Groups Urge Congress to Stop Funding Failed Iran “Democracy” Program
Washington DC - Twenty-six organizations issued a joint letter today calling on Congress to eliminate or reprogram the $75 million proposed for the State Department “Iran democracy promotion” programs. The groups, citing overwhelming opposition to the program by activists inside Iran, urge Congress to reconsider the program due to the harm it has done to the very values and people the US funding aims to assist.
The letter’s signatories are a convergence of organizations concerned about the negative impact of the State Department’s program on the pro-democracy movement and human rights conditions inside Iran. The initiative is being spearheaded by the National Iranian American Council, the American Conservative Defense Alliance, and the Center for Arms Control and Nonproliferation.
“This money has made all Iranian NGOs targets and put them at great risk,” said Trita Parsi, President of the National Iranian American Council. “While the Iranian government has not needed a pretext to harass its own population, it would behoove Congress not to provide it with one.”
In September, the Appropriations Committee recommended the Iran “democracy” funding be limited to $25 million due to the State Department’s failure to effectively implement the program, the secrecy surrounding recipients, and the resulting backlash against democracy advocates inside Iran.
Iranian human rights activists support the committee’s assessment. They say that the Iranian government sees the U.S. funding program as a tool to exact regime change through Iranian civil society and has used this perceived threat as a pretext to crackdown on the Iranian population at large. Rather than promoting democracy, say Iranian activists such as dissident journalist Akbar Ganji and Nobel Laureate Shirin Ebadi, the funding has narrowed the space for the pro-democracy movement to operate.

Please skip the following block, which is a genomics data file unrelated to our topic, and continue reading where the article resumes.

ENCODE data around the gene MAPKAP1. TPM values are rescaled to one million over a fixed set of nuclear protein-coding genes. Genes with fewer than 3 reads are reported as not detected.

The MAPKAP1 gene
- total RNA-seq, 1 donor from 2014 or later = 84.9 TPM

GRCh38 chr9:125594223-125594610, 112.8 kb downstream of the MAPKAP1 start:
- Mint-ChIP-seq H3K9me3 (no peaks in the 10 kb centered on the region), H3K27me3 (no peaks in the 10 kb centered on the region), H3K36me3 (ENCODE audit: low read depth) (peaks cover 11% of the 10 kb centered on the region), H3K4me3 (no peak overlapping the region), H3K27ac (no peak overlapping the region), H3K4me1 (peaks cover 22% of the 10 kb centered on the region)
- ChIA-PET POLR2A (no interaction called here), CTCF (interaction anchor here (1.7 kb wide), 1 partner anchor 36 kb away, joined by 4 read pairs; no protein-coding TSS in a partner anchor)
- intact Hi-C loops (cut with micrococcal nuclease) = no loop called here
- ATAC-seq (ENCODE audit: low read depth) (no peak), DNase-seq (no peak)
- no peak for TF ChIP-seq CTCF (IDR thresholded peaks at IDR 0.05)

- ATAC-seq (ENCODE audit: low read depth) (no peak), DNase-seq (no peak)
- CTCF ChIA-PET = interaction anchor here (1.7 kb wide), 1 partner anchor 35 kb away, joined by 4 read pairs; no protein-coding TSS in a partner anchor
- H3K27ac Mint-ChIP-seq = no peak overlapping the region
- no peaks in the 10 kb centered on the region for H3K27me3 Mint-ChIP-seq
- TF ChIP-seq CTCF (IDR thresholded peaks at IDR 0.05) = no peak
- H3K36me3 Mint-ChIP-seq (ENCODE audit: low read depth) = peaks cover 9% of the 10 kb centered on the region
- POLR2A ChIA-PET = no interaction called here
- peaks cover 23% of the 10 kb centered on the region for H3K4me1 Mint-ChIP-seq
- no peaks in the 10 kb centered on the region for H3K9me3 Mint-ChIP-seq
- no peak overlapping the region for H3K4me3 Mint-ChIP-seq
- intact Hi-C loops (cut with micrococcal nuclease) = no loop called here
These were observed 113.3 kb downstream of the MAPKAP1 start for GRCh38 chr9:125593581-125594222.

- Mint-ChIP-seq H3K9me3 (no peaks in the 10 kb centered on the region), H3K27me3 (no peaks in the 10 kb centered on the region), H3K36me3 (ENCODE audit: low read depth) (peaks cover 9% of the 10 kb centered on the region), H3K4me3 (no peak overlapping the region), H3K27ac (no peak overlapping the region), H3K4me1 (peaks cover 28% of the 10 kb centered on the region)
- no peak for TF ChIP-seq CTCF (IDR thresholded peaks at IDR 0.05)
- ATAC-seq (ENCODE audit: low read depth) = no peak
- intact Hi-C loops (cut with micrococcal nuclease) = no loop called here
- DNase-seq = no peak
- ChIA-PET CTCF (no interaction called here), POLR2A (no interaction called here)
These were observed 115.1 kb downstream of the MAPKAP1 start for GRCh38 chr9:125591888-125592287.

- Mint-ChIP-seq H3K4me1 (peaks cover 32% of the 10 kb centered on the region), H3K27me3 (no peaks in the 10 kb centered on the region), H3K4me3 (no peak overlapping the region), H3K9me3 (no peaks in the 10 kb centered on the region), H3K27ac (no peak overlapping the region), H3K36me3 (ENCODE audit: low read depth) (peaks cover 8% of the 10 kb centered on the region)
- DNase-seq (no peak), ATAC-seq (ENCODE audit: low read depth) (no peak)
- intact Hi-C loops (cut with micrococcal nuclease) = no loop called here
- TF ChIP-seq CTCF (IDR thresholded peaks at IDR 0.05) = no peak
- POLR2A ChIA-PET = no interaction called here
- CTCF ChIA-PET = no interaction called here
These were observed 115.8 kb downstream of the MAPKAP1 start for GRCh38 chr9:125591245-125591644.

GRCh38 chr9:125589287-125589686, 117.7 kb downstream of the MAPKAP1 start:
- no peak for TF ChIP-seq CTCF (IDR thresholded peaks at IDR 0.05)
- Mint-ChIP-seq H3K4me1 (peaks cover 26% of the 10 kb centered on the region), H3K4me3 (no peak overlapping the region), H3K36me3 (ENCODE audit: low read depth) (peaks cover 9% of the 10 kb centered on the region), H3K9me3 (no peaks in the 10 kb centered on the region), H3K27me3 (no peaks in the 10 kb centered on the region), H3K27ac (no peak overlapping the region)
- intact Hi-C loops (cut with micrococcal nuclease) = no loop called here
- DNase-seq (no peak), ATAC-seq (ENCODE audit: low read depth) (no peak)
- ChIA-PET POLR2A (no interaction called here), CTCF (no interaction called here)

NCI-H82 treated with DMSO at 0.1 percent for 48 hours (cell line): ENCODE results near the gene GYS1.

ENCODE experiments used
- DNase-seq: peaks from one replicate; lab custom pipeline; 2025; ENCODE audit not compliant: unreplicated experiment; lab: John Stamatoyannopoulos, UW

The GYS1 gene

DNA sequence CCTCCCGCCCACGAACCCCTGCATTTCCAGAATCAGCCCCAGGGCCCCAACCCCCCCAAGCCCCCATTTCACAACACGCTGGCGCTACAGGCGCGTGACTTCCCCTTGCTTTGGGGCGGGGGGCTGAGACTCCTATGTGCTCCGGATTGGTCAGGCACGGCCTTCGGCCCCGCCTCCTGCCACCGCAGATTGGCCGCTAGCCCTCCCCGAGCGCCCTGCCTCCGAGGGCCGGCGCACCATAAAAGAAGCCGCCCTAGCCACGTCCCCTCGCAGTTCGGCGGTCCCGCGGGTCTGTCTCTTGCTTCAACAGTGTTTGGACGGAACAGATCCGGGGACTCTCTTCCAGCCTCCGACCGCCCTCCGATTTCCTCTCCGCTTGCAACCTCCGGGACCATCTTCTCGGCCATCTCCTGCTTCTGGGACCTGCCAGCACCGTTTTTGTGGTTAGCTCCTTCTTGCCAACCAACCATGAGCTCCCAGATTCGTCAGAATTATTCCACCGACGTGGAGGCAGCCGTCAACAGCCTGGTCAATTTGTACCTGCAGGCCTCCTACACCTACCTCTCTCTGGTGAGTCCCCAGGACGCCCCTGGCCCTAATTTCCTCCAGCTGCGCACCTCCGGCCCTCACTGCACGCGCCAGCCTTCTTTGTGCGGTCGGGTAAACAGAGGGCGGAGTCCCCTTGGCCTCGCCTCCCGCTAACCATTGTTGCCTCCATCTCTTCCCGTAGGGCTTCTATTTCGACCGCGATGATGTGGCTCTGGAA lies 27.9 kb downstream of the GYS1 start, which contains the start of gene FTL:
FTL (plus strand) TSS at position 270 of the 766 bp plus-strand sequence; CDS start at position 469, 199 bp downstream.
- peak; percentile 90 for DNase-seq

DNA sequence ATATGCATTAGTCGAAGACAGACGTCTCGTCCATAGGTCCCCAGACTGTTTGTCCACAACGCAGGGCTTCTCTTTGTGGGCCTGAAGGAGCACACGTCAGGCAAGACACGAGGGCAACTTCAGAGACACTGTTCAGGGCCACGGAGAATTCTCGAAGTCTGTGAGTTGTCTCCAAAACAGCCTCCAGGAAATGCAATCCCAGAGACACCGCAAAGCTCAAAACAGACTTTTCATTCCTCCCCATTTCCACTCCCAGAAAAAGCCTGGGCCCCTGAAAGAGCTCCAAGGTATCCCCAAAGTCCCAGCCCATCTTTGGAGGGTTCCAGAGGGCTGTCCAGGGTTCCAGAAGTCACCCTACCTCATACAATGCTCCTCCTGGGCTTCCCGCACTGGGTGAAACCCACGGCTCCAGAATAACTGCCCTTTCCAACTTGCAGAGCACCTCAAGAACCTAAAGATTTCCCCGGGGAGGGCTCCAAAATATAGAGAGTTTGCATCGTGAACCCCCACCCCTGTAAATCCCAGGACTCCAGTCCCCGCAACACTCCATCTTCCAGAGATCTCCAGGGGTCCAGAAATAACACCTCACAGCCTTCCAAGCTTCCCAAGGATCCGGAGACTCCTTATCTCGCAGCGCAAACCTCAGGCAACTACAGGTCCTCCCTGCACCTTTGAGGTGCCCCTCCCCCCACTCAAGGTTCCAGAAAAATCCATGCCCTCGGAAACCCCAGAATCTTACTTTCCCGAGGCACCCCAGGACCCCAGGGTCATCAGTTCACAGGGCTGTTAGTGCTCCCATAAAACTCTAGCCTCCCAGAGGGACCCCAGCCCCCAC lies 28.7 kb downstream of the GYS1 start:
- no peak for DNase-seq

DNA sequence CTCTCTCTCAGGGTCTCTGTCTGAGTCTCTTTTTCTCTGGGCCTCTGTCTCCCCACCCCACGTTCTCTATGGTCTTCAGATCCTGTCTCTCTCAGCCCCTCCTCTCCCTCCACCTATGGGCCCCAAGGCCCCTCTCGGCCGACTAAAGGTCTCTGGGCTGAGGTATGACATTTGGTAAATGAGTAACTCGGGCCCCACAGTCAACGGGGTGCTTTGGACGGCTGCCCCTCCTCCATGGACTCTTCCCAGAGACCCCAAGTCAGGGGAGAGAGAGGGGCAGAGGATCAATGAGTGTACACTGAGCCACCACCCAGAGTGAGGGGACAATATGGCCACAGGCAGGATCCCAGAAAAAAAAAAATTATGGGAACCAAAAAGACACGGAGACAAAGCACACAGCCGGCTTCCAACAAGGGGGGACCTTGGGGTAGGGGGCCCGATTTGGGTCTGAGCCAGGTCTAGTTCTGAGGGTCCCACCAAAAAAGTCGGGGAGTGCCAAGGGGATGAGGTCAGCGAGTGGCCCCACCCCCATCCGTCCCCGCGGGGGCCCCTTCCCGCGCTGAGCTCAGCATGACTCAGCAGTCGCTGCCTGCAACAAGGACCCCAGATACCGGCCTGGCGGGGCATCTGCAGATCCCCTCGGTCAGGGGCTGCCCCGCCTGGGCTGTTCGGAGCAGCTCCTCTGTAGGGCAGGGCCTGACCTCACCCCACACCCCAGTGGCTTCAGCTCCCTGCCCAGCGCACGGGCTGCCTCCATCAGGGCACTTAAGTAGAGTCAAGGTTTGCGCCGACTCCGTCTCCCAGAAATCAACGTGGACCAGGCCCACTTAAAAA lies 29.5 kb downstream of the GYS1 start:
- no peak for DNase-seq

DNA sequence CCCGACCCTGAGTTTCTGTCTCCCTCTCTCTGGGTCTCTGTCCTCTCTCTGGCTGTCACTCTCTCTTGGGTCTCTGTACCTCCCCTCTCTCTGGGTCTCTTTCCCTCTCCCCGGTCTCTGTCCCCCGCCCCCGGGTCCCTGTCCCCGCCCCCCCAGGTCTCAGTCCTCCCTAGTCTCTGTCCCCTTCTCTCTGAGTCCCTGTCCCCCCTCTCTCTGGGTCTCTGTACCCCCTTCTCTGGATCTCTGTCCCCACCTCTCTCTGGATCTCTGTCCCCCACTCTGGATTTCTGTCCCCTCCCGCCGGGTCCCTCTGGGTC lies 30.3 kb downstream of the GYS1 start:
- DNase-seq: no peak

Earlier this year, Iranian authorities arrested four Americans of Iranian descent, accusing them of having accepted US government funds to promote regime change in Iran. Students, labor leaders, artists, rights activists and others have been similarly arrested, harassed and intimidated on the grounds of their support for reforms and any interaction with international organizations or individuals.
Despite the obvious failings of the program, Senator Joseph Lieberman successfully offered an amendment to increase funds in the FY 2008 State and Foreign Operations Appropriations by $50 million to a total of $75 million.
Michael Ostrolenk of the American Conservative Defense Alliance pointed to the need to facilitate direct people-to-people contacts between Americans and Iranians without government interference. “Not only do we need to terminate this wasteful and counter-productive program, we need to get rid of US sanctions that prevent American NGOs from reaching out to ordinary Iranians,” Ostrolenk said.
Under current US law, American NGOs are prohibited from working in Iran.
The letter asks Congress to consider such overwhelming opposition to this program and heed the wishes of Iranian activists on the ground. It urges bill conferees to eliminate or reprogram funding for activities that can genuinely advance civil society and the cause of democracy, such as people-to-people exchanges.
The letter concludes, “Congress can and should play a constructive role in promoting democracy in Iran and elsewhere. Eliminating so-called democracy promotion programs in Iran, and reprogramming such funds for activities that Iranian democratic activists want, are good first steps.”